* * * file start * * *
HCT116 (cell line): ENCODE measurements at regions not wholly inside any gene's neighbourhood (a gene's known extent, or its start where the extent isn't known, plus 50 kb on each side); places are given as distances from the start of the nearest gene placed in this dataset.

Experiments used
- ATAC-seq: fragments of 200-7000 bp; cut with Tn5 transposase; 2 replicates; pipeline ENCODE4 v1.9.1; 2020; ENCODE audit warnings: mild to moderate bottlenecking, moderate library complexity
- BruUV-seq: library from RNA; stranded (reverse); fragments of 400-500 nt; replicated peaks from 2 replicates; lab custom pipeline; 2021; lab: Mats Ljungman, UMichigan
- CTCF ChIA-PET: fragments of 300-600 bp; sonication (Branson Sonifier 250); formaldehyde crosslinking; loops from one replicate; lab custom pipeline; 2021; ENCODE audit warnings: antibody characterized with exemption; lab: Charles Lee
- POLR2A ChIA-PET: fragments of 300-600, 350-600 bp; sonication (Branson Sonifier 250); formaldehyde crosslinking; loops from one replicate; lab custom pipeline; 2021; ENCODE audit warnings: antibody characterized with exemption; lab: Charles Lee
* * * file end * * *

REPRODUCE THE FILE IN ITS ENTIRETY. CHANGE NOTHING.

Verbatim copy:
HCT116 (cell line): ENCODE measurements at regions not wholly inside any gene's neighbourhood (a gene's known extent, or its start where the extent isn't known, plus 50 kb on each side); places are given as distances from the start of the nearest gene placed in this dataset.

Experiments used
- ATAC-seq: fragments of 200-7000 bp; cut with Tn5 transposase; 2 replicates; pipeline ENCODE4 v1.9.1; 2020; ENCODE audit warnings: mild to moderate bottlenecking, moderate library complexity
- BruUV-seq: library from RNA; stranded (reverse); fragments of 400-500 nt; replicated peaks from 2 replicates; lab custom pipeline; 2021; lab: Mats Ljungman, UMichigan
- CTCF ChIA-PET: fragments of 300-600 bp; sonication (Branson Sonifier 250); formaldehyde crosslinking; loops from one replicate; lab custom pipeline; 2021; ENCODE audit warnings: antibody characterized with exemption; lab: Charles Lee
- POLR2A ChIA-PET: fragments of 300-600, 350-600 bp; sonication (Branson Sonifier 250); formaldehyde crosslinking; loops from one replicate; lab custom pipeline; 2021; ENCODE audit warnings: antibody characterized with exemption; lab: Charles Lee